Why do we need gender sensitive services for women seeking justice?

ARDD

Despite the significant gains in women’s rights in Jordan, there is still much work  to be done; especially concerning gender sensitivity in institutions offering legal assistance (Husseini, 2010). For instance, a study by UN WOMEN (2015) found that 61% of a sample of judges, prosecutors and lawyers acknowledged that women face challenges in legal institutions because of their gender. These challenges were reported to be mainly due to a lack of specific procedures for dealing with violence against women (VAW) and the knowledge and attitudes regarding women’s vulnerabilities.

When it comes to seeking legal assistance, an analysis on the nature of the disputes in court revealed significant gender differences. For example, women are more likely to report Personal Status Law disputes, such as child custody, divorce, alimony, etc. On the other hand, women are discouraged to make these disputes public and are usually doing it without the support of their families, putting them in an even more vulnerable situation

Furthermore, women who suffer gender-based violence, and seek support from police and/or other institutions, are in a higher state of vulnerability. In addition, given the fact that the staff of public and formal institutions are often male dominated and lack the necessary training to deal with these cases, women may feel threatened or scared to file complaints.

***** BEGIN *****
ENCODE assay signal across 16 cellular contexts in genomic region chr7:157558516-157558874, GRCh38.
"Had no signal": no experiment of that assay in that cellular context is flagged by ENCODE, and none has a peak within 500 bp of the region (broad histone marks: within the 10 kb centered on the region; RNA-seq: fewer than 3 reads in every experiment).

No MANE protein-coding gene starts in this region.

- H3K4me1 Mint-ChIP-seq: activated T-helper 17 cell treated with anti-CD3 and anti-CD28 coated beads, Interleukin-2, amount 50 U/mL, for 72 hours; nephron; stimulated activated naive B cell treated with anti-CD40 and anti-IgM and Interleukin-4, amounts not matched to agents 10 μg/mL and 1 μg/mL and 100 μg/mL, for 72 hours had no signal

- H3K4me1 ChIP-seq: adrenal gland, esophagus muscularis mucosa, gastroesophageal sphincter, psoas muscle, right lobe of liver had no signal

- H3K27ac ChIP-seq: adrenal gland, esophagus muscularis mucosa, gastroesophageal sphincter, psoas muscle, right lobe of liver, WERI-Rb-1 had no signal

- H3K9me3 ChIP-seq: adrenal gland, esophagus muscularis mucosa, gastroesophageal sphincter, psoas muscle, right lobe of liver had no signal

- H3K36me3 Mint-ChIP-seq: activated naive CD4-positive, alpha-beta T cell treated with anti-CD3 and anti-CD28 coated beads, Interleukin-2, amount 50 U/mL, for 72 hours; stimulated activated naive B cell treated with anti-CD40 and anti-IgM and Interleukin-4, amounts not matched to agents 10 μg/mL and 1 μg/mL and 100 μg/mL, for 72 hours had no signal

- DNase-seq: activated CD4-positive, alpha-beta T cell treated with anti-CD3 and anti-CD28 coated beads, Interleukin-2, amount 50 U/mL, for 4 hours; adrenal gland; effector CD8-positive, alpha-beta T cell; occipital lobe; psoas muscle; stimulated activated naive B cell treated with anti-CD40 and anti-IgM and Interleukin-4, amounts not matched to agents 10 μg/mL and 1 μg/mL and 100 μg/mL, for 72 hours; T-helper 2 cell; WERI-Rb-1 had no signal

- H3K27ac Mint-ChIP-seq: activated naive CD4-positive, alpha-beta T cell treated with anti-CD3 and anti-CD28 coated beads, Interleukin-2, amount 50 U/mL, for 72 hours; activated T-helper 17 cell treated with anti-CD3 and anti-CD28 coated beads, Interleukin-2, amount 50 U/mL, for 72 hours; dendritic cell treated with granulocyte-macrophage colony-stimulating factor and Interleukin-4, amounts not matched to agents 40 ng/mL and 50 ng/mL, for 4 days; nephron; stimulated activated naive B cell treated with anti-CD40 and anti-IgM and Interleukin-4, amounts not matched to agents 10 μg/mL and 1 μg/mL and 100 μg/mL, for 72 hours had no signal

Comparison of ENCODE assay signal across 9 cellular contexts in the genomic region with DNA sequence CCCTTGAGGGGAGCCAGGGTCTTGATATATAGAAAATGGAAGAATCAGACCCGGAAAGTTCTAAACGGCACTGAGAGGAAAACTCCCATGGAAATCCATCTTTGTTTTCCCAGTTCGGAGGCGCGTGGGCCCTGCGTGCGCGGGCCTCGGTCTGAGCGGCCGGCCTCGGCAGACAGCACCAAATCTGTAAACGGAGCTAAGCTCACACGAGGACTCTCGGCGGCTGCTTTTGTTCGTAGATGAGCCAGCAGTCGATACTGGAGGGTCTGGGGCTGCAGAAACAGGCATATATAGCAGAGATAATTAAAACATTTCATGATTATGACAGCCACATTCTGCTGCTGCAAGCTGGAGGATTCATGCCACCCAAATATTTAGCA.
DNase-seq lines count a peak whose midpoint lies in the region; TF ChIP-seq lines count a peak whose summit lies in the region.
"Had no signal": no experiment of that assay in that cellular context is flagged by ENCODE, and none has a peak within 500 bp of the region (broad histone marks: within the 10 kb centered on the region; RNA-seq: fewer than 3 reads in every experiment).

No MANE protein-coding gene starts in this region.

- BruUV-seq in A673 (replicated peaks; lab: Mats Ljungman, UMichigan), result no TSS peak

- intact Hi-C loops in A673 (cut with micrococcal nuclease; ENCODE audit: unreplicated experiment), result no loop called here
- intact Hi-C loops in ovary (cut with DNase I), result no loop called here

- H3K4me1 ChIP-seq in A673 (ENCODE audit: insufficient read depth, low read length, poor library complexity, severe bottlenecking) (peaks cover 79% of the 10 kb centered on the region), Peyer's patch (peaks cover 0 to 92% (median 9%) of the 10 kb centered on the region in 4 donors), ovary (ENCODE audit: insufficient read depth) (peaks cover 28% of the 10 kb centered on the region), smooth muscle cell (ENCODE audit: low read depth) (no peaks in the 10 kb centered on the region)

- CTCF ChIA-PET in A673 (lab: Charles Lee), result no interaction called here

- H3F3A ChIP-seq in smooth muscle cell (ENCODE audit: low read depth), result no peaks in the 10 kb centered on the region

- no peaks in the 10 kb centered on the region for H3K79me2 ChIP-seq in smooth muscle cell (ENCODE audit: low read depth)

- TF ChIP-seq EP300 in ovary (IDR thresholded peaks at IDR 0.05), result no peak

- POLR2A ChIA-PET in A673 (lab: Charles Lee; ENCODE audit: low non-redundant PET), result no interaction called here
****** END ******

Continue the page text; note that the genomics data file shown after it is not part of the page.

These discrepancies do not occur because the laws in Jordan are overtly discriminatory. In fact, the Jordanian Constitution states that “all shall be equal before the law”. Nevertheless,  there is still much room for improvement, such as enabling gender-sensitive services by conducting proper training (through a gender perspective) of police and court staff , ensure that procedures and policies are being implemented, and promote a change in knowledge and attitudes regarding women who seek the support of formal legal services, especially those who are victims of violence.

References

Husseini, R. (2010). Jordan. In Kelly, S. &Breslin, J. (eds),Women’s Rights in the Middle East and North Africa: Progress Amid Resistance (pp. 1-30). New York, NY: Freedom House. Retrieved from https://www.freedomhouse.org/sites/default/files/inline_images/Jordan.pdf

Prettitore, P. S. (2013). Gender and Justice in Jordan; Women, Demand and Access. MENA knowledge and learning quick notes series, 107.World Bank. Retrieved from https://openknowledge.worldbank.org/bitstream/handle/10986/20561/837220BRI0Box30ge0note0series0QN107.pdf?sequence=1&isAllowed=y

UN WOMEN. (2015). Strengthening the Jordanian Justice Sector’s Response to Violence Against women. Retrieved from http://www2.unwomen.org/-/media/field%20office%20jordan/attachments/publications/2016/2/unwomenstrengthening%20the%20jordanian%20justice%20sectors%20response%20to%20cases%20of%20vaw.pdf?vs=4139

Share

Related Project: